Vuurwerk – ‘G.R.I.P. EP’ [Review]

Screen shot 2015-02-09 at 16.43.40G.R.I.P. EP opening track Black Aerial swings through discomfiting moods, a journey from foreboding to relief of a sort via dehumanised urban sexiness and funky bounces laid over threatening synthetic foundations. This EP’s title track traps multiple vocals within Read more…

Posted on 11 February 2015

Bob Log III / Thomas Truax [Live Review – The Boileroom, Guildford, 1/5/14]

bob log IIIAlthough it’s great that alternative culture exists, you have to ask how much it differs from the mainstream sometimes.

Standard-model society promotes segregation on increasingly arbitrary lines (watch an episode of Come Dine With Me for evidence) and “alternative” subcultures do much the same thing – think rock and metal subgenres and the constant bickering between them all. Infighting is frequently justified on the basis of appearance (“just look at him!“) by both mainstream and alternative groups. Competitive snobbery thrives in both worlds, based as they are on stereotypical male values – and yes, despite some progress both the mainstream and alternative worlds are still male-dominated. For instance, “alt girls” have been relegated to the status of fetishised objects featured in magazines that copy the topless-babes-and-articles-which-their-readers-will-say-are-the-real-reason-they-buy-the-magazine-in-the-first-place-but-for-some-reason-nobody-ever-seems-to-believe-them model adopted by their equally standardised shelfmates. For more evidence of objectification, go see a heavy female-fronted band play live, and pay attention to how the men in the audience behave. And the online side of things is, naturally, not much different. Overall, it can be argued that “alt” culture is definable today as “more or less the same as the mainstream at a fundamental level, only with different haircuts, a different soundtrack, different clothes, and more imaginative and visible tattoos”.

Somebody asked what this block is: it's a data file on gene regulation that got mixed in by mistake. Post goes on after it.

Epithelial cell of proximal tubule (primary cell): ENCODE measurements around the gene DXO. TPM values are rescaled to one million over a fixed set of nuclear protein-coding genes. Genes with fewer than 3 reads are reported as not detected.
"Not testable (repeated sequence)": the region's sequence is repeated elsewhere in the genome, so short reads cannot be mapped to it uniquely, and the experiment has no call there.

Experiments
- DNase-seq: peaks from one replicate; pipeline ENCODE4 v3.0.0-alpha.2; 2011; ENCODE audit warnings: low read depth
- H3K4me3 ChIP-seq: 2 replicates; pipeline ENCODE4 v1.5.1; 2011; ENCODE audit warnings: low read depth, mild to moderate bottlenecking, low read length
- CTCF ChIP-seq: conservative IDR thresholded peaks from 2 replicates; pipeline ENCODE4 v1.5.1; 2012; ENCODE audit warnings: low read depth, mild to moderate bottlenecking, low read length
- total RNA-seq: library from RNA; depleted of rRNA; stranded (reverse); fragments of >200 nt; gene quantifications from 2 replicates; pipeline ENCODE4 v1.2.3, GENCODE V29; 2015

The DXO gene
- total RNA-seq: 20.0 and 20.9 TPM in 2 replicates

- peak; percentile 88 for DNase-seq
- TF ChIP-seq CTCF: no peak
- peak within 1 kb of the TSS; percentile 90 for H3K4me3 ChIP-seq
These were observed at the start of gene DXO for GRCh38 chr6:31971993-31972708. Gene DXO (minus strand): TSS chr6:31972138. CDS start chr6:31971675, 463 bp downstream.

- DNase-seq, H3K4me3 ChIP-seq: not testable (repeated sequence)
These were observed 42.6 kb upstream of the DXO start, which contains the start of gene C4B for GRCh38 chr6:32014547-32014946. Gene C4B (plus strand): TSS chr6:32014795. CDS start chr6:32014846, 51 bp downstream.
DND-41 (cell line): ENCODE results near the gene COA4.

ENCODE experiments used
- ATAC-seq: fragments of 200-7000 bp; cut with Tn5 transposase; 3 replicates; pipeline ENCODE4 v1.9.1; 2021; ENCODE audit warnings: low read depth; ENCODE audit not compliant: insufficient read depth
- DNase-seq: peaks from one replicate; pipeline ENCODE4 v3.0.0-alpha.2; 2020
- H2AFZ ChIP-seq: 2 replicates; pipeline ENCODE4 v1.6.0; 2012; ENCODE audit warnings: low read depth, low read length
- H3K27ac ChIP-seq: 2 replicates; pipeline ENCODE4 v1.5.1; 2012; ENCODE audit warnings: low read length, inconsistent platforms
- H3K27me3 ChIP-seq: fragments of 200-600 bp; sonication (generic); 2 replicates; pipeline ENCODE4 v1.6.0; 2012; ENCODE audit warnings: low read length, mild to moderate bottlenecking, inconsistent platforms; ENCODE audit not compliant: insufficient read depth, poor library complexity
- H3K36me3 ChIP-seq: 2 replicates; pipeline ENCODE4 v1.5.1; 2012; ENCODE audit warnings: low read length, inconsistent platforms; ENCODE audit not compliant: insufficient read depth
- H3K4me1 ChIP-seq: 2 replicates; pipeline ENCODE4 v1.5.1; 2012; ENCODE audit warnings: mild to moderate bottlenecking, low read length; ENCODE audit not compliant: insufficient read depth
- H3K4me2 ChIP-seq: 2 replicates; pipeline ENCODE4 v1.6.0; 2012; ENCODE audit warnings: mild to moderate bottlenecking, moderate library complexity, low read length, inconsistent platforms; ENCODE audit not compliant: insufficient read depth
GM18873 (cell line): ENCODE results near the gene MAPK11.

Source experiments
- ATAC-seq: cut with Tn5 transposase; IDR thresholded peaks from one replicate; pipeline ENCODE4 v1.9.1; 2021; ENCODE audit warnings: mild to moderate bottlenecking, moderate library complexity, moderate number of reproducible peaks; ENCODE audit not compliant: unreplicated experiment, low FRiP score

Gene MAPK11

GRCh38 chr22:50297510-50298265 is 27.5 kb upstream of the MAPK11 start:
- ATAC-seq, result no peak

So let’s say we want to find something that really deserves to be called “alternative”. Where could we start? Read more…

Posted on 03 May 2014

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